Open main menu

Page:The Works of Lord Byron (ed. Coleridge, Prothero) - Volume 5.djvu/669

This page has been proofread, but needs to be validated.

Did they with Ocean's hidden sovereigns dwell,
And sound with Mermen the fantastic shell?100
Did Neuha with the mermaids comb her hair
Flowing o'er ocean as it streamed in air?
Or had they perished, and in silence slept
Beneath the gulf wherein they boldly leapt?


Young Neuha plunged into the deep, and he
Followed: her track beneath her native sea
Was as a native's of the element,
So smoothly—bravely—brilliantly she went,
Leaving a streak of light behind her heel,
Which struck and flashed like an amphibious steel.110
Closely, and scarcely less expert to trace
The depths where divers hold the pearl in chase,
Torquil, the nursling of the northern seas,
Pursued her liquid steps with heart and ease.
Deep—deeper for an instant Neuha led
The way—then upward soared—and as she spread
Her arms, and flung the foam from off her locks,
Laughed, and the sound was answered by the rocks.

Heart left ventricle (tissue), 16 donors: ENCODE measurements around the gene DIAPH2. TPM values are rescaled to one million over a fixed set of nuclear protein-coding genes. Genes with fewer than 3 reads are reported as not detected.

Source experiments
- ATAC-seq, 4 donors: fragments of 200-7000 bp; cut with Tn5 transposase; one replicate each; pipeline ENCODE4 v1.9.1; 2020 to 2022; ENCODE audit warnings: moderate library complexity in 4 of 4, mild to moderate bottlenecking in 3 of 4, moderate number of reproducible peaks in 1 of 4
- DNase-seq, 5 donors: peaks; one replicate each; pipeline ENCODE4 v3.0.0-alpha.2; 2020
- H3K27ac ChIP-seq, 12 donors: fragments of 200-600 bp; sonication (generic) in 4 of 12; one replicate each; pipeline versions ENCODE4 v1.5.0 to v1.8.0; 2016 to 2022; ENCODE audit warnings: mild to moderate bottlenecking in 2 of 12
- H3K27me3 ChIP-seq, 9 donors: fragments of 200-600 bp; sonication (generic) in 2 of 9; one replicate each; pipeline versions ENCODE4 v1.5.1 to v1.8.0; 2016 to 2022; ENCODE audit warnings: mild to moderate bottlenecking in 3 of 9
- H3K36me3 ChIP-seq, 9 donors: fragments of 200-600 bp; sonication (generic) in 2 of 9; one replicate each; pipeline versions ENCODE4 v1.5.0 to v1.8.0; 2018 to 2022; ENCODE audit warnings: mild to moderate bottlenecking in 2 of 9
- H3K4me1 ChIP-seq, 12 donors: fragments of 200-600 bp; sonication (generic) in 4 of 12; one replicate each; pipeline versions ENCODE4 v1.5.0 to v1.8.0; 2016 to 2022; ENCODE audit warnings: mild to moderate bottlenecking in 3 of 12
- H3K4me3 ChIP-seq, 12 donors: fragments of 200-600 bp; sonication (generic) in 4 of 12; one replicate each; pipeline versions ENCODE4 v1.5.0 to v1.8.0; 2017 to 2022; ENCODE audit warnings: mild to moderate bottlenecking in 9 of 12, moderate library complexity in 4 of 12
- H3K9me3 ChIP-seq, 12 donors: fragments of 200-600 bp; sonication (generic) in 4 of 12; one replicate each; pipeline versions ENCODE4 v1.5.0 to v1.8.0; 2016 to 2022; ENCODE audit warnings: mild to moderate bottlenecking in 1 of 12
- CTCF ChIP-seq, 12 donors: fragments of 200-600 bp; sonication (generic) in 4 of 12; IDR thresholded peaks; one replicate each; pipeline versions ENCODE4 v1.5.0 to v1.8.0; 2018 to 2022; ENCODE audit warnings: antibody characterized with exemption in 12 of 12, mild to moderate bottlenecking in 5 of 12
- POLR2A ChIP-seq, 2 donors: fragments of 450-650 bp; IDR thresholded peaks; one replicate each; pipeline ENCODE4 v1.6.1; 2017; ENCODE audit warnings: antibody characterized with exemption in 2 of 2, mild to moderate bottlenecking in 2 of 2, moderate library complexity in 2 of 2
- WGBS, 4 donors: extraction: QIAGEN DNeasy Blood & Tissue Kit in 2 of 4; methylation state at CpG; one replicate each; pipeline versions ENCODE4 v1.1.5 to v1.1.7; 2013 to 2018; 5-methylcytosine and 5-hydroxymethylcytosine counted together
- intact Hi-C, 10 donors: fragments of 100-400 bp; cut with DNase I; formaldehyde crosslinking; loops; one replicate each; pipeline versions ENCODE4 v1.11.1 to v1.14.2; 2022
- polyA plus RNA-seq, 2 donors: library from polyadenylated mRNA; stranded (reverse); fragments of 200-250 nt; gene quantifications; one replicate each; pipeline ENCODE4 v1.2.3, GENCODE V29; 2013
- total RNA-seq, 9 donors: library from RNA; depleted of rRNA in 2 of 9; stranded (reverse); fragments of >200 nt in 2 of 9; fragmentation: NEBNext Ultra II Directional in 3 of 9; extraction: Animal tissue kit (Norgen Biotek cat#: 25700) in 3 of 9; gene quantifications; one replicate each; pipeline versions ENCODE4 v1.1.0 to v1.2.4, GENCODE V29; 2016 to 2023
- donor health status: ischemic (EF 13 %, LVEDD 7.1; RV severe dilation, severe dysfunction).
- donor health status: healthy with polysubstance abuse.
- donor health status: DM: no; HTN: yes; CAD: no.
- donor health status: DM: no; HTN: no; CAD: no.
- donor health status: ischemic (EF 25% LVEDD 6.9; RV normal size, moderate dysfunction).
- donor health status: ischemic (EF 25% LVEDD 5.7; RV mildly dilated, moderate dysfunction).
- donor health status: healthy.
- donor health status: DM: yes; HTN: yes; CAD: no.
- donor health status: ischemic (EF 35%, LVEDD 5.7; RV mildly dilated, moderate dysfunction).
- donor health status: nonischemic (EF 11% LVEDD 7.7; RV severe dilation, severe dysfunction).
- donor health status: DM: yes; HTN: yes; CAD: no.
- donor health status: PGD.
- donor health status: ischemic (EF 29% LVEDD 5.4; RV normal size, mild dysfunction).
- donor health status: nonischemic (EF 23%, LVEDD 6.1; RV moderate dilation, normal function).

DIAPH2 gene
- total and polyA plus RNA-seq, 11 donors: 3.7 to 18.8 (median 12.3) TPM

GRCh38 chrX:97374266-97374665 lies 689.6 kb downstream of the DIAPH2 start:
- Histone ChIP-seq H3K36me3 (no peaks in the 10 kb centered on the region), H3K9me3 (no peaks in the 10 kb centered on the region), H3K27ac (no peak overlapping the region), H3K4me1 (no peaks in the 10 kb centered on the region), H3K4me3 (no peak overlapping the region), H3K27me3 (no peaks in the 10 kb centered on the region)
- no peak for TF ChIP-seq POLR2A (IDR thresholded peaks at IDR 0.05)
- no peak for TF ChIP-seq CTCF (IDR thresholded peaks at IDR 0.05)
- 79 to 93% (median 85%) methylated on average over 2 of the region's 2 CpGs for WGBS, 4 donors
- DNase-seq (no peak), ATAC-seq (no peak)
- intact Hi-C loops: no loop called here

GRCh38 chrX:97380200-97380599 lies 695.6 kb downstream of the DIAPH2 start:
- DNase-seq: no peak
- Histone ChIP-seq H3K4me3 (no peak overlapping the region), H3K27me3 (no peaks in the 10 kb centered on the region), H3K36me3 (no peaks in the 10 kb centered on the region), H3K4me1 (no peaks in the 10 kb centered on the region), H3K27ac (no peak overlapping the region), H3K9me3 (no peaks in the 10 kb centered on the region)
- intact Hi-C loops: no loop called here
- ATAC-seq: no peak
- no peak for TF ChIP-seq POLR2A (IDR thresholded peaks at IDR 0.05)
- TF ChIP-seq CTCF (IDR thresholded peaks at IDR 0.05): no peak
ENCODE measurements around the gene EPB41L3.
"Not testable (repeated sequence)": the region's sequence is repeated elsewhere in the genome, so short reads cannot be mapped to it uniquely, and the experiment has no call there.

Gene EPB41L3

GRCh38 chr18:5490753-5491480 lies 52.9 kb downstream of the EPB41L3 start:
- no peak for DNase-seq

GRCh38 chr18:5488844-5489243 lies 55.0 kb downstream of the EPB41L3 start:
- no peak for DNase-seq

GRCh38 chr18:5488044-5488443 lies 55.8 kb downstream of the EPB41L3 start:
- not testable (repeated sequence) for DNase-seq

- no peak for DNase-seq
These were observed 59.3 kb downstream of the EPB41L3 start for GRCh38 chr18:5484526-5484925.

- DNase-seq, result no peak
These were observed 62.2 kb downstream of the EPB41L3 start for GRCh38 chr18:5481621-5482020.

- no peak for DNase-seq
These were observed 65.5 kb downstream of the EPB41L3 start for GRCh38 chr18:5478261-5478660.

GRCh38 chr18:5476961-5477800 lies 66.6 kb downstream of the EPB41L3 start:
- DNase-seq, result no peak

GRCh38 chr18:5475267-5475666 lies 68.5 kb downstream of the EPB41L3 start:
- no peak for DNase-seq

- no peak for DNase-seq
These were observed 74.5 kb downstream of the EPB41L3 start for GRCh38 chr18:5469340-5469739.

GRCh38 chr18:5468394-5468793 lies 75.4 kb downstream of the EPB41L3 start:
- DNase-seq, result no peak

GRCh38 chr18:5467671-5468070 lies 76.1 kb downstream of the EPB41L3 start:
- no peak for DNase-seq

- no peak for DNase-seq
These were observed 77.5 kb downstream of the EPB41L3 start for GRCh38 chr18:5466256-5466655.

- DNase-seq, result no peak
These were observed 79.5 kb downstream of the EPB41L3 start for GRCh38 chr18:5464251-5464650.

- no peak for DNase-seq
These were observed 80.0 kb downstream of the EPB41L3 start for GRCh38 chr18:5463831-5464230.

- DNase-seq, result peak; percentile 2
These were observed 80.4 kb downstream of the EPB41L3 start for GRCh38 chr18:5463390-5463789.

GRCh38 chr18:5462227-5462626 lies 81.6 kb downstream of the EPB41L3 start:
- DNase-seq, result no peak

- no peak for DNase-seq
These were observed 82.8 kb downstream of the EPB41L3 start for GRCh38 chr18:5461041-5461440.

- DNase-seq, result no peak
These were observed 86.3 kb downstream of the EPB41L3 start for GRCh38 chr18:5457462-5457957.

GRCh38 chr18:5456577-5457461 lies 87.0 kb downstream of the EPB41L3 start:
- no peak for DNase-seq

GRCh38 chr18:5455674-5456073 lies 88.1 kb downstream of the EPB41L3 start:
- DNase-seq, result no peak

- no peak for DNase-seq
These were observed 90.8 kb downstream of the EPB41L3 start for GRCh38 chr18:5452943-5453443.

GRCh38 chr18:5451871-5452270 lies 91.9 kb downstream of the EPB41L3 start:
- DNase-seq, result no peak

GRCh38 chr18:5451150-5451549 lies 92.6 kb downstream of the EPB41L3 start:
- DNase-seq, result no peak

They had gained a central realm of earth again,
But looked for tree, and field, and sky, in vain.120
Around she pointed to a spacious cave,

Whose only portal was the keyless wave,[1]
  1. Of this cave (which is no fiction) the original will be found in the ninth chapter of "Mariner's Account of the Tonga Islands" [1817. i. 267-279]. I have taken the poetical liberty to transplant it to Toobonai, the last island where any distinct account is left of Christian and his comrades.

    [The following is the account given by Mariner: "On this island [Hoonga] there is a peculiar cavern, which was first discovered by a young chief, whilst diving after a turtle. The nature of this cavern will be better understood if we imagine a hollow rock rising sixty feet or more above the surface of the water, into the cavity of which there is no known entrance but one, and that is on the side of the rock, as low down as six feet under the water, into which it flows; and, consequently, the base of the cavern may be said to be the sea itself." Mariner seeing some young chiefs diving into the water one after another, and not rise again, he inquired of the last, ... what they were about? "'Follow me,'" said he, "'and I will take you where you have never been before....'" Mariner prepared to follow his companion, and, guided by the light reflected from his heels, entered the